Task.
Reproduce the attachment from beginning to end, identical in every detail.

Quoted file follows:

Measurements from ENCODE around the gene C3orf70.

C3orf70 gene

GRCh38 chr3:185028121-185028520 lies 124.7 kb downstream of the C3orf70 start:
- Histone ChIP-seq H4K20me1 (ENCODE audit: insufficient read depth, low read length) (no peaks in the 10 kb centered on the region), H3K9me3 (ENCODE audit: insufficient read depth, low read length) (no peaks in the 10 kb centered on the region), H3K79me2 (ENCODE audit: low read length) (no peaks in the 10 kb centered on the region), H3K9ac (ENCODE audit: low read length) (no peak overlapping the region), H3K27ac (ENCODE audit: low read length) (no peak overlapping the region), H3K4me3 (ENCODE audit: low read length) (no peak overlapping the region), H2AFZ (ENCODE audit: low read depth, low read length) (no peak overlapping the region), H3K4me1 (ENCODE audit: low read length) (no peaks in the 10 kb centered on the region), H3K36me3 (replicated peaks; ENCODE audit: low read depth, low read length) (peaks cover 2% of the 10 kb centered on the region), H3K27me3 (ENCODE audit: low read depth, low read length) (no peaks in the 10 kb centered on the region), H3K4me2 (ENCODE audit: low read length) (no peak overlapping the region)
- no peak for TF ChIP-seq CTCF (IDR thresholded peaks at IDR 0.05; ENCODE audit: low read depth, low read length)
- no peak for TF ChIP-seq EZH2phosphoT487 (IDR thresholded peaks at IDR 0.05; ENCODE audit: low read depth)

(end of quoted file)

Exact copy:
Measurements from ENCODE around the gene C3orf70.

C3orf70 gene

GRCh38 chr3:185028121-185028520 lies 124.7 kb downstream of the C3orf70 start:
- Histone ChIP-seq H4K20me1 (ENCODE audit: insufficient read depth, low read length) (no peaks in the 10 kb centered on the region), H3K9me3 (ENCODE audit: insufficient read depth, low read length) (no peaks in the 10 kb centered on the region), H3K79me2 (ENCODE audit: low read length) (no peaks in the 10 kb centered on the region), H3K9ac (ENCODE audit: low read length) (no peak overlapping the region), H3K27ac (ENCODE audit: low read length) (no peak overlapping the region), H3K4me3 (ENCODE audit: low read length) (no peak overlapping the region), H2AFZ (ENCODE audit: low read depth, low read length) (no peak overlapping the region), H3K4me1 (ENCODE audit: low read length) (no peaks in the 10 kb centered on the region), H3K36me3 (replicated peaks; ENCODE audit: low read depth, low read length) (peaks cover 2% of the 10 kb centered on the region), H3K27me3 (ENCODE audit: low read depth, low read length) (no peaks in the 10 kb centered on the region), H3K4me2 (ENCODE audit: low read length) (no peak overlapping the region)
- no peak for TF ChIP-seq CTCF (IDR thresholded peaks at IDR 0.05; ENCODE audit: low read depth, low read length)
- no peak for TF ChIP-seq EZH2phosphoT487 (IDR thresholded peaks at IDR 0.05; ENCODE audit: low read depth)